California, home to the renowned Silicon Valley, is often considered a hub for technological innovation in the United States. However, digital inequity is still a major problem across the state, as over 2 million Californian households (about 15%) lack high-speed internet access at home. This makes completing homework assignments, working remotely, and participating in telehealth, among other activities, nearly impossible for the affected individuals.
This post attempts to compile and share some general facts and figures about the digital divide across the state.
- Over 5 million low-income households in California are eligible to receive monthly subsidies for their home internet services through the federal government’s Affordable Connectivity Program. However, as of April 2023, only 30% of the state’s eligible households have enrolled. See current enrollment by county or zip code.
- About 1 in 10 Californian households lack internet-enabled devices (such as tablets and computers). Certain communities across the state face even worse statistics. Twenty-three percent of low-income households reported not having devices, as did 16% of less-educated households and 15% of black and Latino ones.
- Almost one-quarter of immigrants in the United States reside in California, and they face a major digital divide. Twenty-four percent of all immigrants in California lacked either broadband, a computer, or both, and Latino immigrants were most affected (34%). The numbers are even higher for undocumented households.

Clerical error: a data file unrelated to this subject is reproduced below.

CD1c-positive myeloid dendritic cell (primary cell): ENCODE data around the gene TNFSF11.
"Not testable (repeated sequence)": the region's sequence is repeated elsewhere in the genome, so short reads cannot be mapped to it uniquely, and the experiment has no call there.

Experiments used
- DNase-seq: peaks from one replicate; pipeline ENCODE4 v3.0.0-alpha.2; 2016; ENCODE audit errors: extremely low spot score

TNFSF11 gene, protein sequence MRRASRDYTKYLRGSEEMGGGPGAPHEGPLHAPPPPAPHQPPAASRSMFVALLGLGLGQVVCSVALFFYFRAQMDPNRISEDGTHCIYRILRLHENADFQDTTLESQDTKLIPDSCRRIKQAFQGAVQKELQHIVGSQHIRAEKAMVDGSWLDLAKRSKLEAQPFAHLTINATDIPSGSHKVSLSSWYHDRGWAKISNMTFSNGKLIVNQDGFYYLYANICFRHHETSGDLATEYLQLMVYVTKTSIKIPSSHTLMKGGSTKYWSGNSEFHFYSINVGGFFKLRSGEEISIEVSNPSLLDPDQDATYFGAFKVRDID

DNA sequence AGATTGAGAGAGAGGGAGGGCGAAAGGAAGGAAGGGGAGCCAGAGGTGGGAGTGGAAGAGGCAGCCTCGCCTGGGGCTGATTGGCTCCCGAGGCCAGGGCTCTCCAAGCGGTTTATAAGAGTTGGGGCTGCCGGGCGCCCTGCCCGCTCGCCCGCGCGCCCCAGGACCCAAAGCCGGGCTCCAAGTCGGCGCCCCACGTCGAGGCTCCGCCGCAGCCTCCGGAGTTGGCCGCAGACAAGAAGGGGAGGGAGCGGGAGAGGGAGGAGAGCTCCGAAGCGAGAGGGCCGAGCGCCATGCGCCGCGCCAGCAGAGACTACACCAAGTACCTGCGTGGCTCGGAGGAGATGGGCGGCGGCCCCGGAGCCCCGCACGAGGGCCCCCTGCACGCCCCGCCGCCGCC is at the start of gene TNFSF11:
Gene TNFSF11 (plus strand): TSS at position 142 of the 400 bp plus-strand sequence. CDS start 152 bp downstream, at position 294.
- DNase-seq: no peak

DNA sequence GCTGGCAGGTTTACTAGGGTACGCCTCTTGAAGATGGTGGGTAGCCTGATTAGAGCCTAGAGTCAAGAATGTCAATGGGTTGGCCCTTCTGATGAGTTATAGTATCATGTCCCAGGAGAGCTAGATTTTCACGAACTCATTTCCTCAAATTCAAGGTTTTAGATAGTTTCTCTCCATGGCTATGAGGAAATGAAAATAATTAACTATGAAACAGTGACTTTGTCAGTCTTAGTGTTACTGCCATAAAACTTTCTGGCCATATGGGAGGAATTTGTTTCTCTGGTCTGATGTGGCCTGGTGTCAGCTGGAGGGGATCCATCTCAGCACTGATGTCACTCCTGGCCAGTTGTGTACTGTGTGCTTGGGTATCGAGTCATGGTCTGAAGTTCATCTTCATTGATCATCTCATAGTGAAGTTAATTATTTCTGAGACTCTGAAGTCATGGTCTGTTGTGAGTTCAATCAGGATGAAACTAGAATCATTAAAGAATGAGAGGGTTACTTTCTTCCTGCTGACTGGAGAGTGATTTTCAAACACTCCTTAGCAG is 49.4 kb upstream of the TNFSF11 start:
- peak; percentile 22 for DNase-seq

- California is prone to various types of natural disasters (including wildfires, earthquakes, and flooding), which can impact people’s network coverage. Yet, it is precisely during these times that people may most desperately need the internet in order to contact loved ones and work from home. According to the Public Policy Institute of California, “New infrastructure should include resiliency plans to maximize coverage during natural disasters.”
- Rural, tribal, and mobile-home communities in California were found to have particularly low levels of broadband adoption, as were households headed by non–college graduates or adults over the age of 65. Predominantly black and brown neighborhoods were also less likely to be connected than their white counterparts.
Community Tech Network is dedicated to bridging this digital divide in California and across the country, but as the statistics show, there is still much work to be done.